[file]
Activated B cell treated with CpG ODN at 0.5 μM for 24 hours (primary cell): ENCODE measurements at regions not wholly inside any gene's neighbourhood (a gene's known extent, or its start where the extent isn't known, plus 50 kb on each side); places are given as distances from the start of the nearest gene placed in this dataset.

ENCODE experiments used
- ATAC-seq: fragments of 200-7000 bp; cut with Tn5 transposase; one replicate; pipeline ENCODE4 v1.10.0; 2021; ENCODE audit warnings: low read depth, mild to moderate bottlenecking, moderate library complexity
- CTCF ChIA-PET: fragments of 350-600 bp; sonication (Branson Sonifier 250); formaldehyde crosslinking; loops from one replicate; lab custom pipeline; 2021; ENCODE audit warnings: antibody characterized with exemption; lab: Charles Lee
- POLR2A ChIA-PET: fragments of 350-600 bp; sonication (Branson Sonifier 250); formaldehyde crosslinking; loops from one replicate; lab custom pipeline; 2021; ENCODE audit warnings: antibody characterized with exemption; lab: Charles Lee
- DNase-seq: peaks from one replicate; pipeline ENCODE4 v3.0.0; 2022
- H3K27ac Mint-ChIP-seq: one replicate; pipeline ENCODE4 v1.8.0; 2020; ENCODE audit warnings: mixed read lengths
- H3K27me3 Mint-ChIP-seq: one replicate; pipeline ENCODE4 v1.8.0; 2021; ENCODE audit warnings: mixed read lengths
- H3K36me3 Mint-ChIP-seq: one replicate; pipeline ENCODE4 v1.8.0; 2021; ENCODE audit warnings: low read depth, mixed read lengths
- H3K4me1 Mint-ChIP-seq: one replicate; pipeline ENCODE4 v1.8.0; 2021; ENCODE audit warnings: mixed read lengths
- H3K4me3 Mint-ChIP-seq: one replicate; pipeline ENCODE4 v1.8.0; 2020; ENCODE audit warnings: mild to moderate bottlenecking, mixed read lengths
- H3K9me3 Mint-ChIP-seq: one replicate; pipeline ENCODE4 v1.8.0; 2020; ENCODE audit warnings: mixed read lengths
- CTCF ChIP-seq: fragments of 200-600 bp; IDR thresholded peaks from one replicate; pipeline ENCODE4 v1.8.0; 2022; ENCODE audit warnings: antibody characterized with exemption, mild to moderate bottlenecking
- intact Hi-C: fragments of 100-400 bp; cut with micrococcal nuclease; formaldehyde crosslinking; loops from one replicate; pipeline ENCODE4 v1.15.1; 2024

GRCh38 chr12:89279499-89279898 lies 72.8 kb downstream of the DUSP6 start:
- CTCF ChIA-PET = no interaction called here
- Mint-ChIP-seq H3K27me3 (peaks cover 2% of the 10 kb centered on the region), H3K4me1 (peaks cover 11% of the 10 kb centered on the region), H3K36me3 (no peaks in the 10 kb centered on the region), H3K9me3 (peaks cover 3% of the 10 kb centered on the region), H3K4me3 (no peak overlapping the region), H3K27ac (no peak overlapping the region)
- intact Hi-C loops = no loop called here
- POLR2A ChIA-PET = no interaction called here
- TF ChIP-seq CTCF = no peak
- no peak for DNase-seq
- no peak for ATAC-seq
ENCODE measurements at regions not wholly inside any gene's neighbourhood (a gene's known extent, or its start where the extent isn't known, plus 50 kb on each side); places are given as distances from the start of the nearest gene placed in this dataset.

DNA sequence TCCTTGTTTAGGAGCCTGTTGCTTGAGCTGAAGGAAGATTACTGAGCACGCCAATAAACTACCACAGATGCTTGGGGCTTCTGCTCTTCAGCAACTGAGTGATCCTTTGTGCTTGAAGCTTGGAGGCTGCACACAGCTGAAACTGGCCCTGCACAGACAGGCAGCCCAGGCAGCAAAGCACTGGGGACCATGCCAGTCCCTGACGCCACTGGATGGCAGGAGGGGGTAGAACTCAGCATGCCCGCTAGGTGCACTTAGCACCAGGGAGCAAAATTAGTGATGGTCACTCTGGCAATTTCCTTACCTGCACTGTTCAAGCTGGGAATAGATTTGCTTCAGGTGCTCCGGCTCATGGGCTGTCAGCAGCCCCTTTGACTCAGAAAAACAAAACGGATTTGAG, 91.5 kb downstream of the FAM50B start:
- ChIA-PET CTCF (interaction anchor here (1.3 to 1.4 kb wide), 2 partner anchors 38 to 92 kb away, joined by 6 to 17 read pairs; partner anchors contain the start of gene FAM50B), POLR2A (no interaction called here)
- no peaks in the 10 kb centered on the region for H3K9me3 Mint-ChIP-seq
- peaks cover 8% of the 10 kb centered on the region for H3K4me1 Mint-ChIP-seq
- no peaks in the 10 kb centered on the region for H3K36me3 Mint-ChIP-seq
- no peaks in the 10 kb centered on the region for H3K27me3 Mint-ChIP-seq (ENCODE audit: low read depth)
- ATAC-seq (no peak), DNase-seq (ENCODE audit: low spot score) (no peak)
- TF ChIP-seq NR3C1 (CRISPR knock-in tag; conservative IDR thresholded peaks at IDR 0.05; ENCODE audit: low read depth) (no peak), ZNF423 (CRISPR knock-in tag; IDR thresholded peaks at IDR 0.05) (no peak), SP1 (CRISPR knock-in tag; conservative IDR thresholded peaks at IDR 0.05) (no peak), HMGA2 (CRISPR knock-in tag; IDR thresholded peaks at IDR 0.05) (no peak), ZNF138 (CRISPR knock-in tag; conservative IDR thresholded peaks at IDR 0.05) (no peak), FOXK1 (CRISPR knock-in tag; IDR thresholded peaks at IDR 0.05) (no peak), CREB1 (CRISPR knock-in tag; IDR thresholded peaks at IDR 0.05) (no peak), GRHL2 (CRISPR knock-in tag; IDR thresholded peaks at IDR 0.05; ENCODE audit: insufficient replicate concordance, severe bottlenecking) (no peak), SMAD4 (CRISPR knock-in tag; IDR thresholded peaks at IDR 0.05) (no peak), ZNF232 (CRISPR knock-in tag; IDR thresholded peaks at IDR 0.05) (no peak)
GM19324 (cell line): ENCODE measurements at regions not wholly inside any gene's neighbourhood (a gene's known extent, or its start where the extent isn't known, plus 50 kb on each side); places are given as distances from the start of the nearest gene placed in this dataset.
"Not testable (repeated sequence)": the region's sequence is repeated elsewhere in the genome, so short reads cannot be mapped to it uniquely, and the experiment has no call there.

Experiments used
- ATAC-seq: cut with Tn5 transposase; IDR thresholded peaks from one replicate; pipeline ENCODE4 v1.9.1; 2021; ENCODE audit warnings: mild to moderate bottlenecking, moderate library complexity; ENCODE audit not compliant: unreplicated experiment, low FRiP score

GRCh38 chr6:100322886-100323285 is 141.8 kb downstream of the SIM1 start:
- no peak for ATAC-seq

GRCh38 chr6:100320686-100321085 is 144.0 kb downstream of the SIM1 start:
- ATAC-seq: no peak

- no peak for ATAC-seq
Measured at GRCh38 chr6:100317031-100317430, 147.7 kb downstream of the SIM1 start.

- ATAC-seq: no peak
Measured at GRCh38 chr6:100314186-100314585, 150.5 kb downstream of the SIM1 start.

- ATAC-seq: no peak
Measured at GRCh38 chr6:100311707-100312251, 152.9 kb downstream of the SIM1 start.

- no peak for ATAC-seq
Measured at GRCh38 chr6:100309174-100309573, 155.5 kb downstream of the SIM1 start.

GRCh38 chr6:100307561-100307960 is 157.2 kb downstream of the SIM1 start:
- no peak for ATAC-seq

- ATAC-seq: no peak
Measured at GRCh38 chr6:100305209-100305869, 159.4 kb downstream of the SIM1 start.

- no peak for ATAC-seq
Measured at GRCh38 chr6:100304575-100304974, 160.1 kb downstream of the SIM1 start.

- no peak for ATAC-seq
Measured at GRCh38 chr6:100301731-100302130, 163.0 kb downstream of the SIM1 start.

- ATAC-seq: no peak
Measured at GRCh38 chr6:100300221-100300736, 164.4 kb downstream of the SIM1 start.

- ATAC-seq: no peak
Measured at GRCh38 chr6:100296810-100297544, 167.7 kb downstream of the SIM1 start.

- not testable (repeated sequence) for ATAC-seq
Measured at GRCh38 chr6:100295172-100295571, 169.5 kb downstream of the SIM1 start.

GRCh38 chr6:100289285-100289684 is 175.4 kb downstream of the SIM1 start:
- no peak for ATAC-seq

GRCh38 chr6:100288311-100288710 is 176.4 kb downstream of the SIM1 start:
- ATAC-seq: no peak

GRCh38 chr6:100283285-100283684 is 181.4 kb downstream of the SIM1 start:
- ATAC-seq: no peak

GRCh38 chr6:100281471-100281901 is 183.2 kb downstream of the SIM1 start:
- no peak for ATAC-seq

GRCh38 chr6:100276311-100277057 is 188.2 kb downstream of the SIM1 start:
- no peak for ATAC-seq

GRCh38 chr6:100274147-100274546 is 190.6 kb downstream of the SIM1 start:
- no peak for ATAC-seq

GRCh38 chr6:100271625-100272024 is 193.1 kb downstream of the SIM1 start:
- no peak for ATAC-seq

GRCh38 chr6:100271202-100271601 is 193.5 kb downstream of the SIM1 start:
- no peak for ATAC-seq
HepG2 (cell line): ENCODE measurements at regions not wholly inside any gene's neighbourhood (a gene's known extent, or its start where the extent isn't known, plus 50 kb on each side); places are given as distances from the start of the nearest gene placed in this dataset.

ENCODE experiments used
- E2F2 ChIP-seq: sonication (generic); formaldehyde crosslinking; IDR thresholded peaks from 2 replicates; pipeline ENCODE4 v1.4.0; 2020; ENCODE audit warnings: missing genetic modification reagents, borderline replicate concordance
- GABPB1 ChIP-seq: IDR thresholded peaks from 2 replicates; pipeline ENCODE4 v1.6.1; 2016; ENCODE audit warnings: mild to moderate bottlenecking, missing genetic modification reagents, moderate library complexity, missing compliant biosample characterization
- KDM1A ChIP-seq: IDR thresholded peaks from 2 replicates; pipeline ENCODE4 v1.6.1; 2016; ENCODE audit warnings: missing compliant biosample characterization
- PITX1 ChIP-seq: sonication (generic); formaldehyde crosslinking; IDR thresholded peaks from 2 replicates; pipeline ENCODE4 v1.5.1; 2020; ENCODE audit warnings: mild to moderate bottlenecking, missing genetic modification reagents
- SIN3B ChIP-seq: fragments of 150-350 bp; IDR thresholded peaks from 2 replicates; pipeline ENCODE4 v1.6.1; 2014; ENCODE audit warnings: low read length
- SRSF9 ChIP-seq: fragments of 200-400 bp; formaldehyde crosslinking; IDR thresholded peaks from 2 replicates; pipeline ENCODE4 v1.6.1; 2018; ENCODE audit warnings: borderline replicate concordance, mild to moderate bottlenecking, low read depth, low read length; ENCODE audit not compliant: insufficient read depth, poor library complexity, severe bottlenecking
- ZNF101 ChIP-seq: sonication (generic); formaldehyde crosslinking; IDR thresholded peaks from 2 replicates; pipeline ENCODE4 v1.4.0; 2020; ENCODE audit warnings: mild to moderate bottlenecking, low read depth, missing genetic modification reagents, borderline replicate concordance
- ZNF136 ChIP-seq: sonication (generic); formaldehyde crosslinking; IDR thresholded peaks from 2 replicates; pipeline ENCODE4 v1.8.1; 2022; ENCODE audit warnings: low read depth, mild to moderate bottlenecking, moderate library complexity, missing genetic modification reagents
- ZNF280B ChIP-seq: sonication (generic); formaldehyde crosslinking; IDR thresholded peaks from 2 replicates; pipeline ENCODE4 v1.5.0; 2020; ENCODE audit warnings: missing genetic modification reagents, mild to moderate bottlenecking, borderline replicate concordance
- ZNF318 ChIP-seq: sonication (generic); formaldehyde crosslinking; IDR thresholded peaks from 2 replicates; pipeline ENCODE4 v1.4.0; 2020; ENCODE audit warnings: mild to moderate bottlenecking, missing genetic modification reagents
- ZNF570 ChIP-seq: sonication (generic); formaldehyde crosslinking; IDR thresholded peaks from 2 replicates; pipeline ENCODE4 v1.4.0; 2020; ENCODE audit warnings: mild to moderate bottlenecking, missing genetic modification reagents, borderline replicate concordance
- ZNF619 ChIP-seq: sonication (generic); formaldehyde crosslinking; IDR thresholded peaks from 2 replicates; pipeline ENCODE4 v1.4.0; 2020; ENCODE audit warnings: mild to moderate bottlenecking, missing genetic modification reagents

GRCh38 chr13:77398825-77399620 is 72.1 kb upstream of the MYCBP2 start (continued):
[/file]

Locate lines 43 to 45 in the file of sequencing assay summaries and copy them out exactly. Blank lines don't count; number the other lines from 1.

Measured at GRCh38 chr6:100314186-100314585, 150.5 kb downstream of the SIM1 start.

- ATAC-seq: no peak
Measured at GRCh38 chr6:100311707-100312251, 152.9 kb downstream of the SIM1 start.